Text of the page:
Demand for Engineering Graduates with Required Skills Could Be up to Six Times That of the Expected Supply, According to BCG
DETROIT—Self-driving and electric cars will help create more than 100,000 US mobility industry jobs in the coming decade, including up to 30,000 jobs for engineers with degrees in computer-related subjects. But the demand could be as much as six times the expected number of such graduates, exacerbating the industry’s already significant talent shortage, according to research from Boston Consulting Group (BCG) and Detroit Mobility Lab (DML).
Cars of the future will be very different from today’s automobiles. By 2030, more than 20% of them will have plug-in hybrid or battery-powered electric engines, and more than 10% will be self-driving, excluding partially autonomous cars. As cars and other forms of mobility become more complex, they will require engineers with more sophisticated systems-level skills, according to BCG and DML.
Like the US mobility industry, other industries are modernizing and looking to attract and retain such engineers and skilled trade workers. “Companies cannot delay defining what their workforce needs will be for the next few years so they can begin to plan accordingly. Those that delay could find it difficult to compete,” said Xavier Mosquet, the Detroit-based BCG senior partner who led the research. “Jobs will also be created where talent is developed.”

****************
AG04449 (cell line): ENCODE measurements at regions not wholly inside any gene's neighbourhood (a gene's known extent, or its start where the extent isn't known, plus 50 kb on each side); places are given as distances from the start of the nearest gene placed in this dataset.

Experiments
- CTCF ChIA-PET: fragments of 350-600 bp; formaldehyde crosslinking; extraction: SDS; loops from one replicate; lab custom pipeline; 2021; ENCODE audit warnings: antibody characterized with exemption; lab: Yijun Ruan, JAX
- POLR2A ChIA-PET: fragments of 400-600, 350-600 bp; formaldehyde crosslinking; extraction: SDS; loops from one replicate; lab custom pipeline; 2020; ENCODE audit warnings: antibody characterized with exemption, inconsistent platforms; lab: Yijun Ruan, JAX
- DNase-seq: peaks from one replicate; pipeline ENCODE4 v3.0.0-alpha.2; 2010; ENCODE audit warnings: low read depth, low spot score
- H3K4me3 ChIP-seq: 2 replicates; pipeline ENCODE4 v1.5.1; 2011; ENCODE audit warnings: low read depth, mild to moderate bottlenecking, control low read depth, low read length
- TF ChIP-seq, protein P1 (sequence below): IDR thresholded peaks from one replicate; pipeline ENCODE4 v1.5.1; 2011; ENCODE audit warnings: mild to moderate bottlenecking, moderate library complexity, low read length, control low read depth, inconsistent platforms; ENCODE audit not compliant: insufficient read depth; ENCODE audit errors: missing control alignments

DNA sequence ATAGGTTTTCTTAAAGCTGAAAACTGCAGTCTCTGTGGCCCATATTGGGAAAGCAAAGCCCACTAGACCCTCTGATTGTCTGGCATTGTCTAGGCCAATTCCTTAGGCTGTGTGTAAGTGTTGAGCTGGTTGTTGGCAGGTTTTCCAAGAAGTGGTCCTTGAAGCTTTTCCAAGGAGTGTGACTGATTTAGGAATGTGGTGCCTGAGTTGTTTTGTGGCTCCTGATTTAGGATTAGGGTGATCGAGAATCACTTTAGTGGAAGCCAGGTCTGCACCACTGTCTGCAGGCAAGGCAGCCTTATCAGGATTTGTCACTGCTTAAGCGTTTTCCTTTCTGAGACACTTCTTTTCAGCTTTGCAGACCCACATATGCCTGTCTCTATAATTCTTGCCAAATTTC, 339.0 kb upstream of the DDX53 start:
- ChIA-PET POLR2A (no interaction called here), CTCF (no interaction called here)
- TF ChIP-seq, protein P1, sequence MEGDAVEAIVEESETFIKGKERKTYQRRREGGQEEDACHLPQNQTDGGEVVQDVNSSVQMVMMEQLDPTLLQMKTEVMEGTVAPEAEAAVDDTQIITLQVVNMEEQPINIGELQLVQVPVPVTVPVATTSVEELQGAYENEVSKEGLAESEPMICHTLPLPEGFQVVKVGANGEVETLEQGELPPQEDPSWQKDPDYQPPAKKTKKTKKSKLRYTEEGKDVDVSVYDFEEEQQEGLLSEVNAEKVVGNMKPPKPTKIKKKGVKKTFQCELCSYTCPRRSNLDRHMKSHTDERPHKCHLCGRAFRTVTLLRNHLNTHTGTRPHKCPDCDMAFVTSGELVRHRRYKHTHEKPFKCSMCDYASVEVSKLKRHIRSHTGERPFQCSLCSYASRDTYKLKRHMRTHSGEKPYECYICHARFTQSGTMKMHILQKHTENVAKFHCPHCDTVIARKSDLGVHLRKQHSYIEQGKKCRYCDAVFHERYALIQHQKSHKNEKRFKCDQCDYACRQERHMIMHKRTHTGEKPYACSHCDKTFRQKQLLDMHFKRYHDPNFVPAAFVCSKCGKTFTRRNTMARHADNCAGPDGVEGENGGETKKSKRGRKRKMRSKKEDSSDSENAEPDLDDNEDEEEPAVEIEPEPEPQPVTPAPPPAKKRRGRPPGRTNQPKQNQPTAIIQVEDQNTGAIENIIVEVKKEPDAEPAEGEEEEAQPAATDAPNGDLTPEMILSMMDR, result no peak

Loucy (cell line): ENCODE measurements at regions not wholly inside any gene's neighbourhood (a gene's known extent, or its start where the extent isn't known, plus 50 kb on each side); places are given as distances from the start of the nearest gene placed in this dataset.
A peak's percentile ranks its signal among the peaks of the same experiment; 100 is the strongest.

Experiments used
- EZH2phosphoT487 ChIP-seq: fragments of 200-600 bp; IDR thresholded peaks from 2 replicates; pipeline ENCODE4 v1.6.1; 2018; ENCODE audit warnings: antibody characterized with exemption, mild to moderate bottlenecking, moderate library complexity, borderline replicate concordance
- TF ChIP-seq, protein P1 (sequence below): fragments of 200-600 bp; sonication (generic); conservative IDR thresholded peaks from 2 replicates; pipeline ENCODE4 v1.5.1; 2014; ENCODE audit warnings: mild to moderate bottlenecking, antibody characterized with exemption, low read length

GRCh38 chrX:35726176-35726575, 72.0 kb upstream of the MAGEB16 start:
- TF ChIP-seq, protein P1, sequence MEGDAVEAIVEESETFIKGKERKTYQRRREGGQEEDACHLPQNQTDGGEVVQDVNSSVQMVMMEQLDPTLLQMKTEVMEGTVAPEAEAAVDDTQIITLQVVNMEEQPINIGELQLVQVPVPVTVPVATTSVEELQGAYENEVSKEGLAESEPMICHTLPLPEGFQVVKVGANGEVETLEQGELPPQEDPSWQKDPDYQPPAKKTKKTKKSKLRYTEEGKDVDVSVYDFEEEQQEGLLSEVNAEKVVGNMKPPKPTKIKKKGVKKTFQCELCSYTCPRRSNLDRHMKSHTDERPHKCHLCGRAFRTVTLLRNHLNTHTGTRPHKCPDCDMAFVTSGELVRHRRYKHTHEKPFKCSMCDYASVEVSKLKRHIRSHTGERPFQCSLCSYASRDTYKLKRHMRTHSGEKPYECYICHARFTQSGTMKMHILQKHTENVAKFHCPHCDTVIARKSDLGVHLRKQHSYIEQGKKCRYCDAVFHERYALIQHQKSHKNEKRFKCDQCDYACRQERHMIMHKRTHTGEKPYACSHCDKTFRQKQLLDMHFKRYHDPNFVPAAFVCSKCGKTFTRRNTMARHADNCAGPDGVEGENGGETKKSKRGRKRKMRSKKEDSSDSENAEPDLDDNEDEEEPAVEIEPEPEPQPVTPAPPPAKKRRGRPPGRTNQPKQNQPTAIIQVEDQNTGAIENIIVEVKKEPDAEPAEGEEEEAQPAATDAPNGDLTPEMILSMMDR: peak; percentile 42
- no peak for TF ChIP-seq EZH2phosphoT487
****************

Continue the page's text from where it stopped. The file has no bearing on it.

The Mobility Industry Needs Not Just New Jobs but Also New Skills
Additional key findings of the research conducted by BCG and DML include the following:
Cities Must Take Steps to Become Mobility Industry Talent Hubs
Cities that can develop and attract engineers and other talent with in-demand skills will become job magnets. Areas around, for example, Silicon Valley, Boston, and Pittsburgh already attract talent because of technology institutes located there that are doing mobility research, such as Stanford University, Massachusetts Institute of Technology, and Carnegie Mellon University, respectively. Traditional automakers that have located their own technology operations to these talent hubs include GM, which runs its Cruise Automation outpost in Silicon Valley, and auto parts manufacturer Aptiv, which opened a tech lab in Boston.
Automotive hubs such as Detroit and its surrounding areas have the potential to remain at the center of the expanding mobility industry. But they must develop more of the talent that the mobility industry needs in order to retain their standing. The Detroit area has already taken such steps, including supporting AV test facilities from American Center for Mobility and the University of Michigan’s Mcity. Ford recently announced it would turn a former railroad station in downtown Detroit into a 1.2 million square-foot smart-vehicle innovation hub. To go along with such activities, the city must also provide higher-education programs that produce graduates with the integrated engineering skills that the industry needs.
A more detailed report will be published later this year.
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Detroit Mobility Lab is committed to the future of mobility and Detroit’s place in it. We believe that building the mobility talent infrastructure necessary to shape the future mobility sector is a key part of this commitment, and our goal is to create one of the world’s foremost mobility technology ecosystems in the City of Detroit. To learn more about what we believe and why now is the time to focus on the effort, visit www.detroitmobilitylab.org.
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